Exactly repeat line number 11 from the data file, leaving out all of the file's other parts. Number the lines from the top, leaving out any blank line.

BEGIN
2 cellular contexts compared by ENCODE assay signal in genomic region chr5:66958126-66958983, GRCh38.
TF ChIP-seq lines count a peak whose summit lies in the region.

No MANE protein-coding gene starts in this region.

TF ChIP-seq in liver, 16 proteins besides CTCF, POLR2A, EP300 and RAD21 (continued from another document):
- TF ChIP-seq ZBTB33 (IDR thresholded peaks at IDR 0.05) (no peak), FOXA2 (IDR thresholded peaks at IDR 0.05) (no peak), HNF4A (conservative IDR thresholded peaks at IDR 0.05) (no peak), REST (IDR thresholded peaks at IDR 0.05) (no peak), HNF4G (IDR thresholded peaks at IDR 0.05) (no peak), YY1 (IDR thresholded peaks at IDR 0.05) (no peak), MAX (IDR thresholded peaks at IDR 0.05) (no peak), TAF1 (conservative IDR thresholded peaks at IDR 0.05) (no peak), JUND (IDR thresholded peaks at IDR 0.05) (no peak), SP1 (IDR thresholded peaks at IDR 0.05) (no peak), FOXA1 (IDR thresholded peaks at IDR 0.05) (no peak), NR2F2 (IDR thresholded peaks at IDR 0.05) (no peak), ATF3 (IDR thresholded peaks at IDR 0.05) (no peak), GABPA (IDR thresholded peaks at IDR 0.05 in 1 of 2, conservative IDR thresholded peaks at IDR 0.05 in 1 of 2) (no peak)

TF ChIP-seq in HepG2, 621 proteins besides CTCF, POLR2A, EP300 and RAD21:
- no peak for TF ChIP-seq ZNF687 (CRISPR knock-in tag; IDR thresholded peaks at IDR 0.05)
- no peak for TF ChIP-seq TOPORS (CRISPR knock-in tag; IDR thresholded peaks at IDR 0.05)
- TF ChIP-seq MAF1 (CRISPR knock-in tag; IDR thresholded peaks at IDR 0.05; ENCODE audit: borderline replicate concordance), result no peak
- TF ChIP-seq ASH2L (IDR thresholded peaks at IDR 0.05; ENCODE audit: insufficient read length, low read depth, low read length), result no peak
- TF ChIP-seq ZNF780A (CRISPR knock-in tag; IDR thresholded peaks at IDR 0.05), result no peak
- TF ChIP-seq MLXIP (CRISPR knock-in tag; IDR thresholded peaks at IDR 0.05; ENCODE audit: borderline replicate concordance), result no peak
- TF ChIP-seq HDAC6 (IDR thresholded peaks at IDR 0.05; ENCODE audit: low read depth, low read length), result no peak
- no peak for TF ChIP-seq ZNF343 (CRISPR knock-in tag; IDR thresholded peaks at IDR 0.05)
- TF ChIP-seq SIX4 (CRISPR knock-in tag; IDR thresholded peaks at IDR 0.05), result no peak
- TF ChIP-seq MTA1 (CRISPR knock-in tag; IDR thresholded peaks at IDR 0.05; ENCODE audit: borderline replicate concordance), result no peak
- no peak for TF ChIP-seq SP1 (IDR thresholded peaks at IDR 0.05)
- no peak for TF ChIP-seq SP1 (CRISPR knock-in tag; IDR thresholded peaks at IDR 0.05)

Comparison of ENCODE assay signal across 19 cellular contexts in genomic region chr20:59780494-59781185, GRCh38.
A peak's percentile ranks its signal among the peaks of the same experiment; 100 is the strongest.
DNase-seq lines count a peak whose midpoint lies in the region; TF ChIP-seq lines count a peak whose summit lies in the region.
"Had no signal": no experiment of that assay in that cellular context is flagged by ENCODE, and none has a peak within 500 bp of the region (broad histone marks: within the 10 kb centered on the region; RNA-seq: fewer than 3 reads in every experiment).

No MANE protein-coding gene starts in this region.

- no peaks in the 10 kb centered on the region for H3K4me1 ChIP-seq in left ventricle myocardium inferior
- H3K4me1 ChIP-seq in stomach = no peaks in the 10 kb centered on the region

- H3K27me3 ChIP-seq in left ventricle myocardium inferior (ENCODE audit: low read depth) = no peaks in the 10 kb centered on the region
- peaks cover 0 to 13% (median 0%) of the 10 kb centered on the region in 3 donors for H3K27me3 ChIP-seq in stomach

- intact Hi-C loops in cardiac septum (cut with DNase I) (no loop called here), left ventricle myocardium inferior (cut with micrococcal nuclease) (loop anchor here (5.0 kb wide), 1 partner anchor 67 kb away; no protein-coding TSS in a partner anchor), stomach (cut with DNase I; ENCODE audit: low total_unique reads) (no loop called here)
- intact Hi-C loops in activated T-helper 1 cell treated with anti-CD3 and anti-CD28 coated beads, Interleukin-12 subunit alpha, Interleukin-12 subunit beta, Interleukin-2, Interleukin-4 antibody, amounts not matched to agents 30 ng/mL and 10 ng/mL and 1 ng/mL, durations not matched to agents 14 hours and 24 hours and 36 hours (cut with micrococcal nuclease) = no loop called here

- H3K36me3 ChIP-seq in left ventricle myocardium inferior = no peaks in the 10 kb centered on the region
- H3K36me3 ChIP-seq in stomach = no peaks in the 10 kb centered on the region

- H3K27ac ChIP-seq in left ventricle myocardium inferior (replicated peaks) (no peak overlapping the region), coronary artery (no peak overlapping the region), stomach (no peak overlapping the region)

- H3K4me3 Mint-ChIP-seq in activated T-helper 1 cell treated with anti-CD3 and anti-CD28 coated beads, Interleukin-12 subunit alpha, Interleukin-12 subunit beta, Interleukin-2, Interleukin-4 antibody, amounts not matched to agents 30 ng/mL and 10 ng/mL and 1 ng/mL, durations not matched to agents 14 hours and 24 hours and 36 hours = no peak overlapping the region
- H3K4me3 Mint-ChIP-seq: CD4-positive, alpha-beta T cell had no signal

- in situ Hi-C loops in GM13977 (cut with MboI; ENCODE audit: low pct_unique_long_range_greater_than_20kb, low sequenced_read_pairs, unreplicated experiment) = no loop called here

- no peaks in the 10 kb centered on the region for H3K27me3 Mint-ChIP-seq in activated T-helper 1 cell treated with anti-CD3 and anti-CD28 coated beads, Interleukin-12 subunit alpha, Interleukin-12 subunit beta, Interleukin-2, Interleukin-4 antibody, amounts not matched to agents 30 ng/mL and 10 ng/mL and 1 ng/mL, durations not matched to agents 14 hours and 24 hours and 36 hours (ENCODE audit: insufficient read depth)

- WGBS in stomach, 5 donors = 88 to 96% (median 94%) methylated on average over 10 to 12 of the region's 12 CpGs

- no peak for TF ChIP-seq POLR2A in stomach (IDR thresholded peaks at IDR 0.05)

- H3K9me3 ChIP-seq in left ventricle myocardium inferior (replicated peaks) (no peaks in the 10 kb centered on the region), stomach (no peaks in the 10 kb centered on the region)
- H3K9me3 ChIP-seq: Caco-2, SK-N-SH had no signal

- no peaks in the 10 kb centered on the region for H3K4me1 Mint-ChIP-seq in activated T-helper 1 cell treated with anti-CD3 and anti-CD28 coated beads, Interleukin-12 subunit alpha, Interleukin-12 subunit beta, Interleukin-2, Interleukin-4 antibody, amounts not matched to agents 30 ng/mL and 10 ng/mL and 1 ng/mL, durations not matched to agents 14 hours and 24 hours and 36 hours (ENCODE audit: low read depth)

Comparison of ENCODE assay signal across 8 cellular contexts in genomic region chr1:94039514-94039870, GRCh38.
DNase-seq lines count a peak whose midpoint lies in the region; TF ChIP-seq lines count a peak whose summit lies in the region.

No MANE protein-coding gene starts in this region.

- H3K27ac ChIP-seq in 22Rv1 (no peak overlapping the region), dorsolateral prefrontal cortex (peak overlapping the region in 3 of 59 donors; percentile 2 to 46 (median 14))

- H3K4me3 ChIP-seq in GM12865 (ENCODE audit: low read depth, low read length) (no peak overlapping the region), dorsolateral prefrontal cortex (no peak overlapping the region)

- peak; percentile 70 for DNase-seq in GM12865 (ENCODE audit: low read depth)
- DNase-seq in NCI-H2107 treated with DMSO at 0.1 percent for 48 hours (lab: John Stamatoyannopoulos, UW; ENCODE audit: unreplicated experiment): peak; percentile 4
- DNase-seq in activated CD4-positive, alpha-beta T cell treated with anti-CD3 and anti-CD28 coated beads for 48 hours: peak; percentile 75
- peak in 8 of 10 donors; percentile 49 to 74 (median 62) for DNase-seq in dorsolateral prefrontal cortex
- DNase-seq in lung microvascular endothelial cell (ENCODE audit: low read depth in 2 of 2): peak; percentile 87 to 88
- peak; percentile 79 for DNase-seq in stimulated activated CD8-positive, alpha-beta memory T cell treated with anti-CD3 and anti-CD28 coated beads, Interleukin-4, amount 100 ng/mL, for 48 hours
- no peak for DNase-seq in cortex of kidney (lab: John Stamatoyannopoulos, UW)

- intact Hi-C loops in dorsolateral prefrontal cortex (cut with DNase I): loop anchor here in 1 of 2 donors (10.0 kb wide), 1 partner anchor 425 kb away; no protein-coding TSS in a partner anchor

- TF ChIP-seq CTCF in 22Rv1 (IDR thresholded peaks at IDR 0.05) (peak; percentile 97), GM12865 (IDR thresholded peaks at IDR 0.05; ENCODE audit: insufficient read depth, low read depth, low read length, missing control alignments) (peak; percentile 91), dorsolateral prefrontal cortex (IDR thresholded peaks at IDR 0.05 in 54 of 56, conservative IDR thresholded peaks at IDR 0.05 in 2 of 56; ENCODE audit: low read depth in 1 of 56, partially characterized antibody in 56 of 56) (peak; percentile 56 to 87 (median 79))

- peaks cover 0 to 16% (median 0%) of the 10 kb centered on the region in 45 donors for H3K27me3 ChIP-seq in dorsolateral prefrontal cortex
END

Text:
- TF ChIP-seq ZNF780A (CRISPR knock-in tag; IDR thresholded peaks at IDR 0.05), result no peak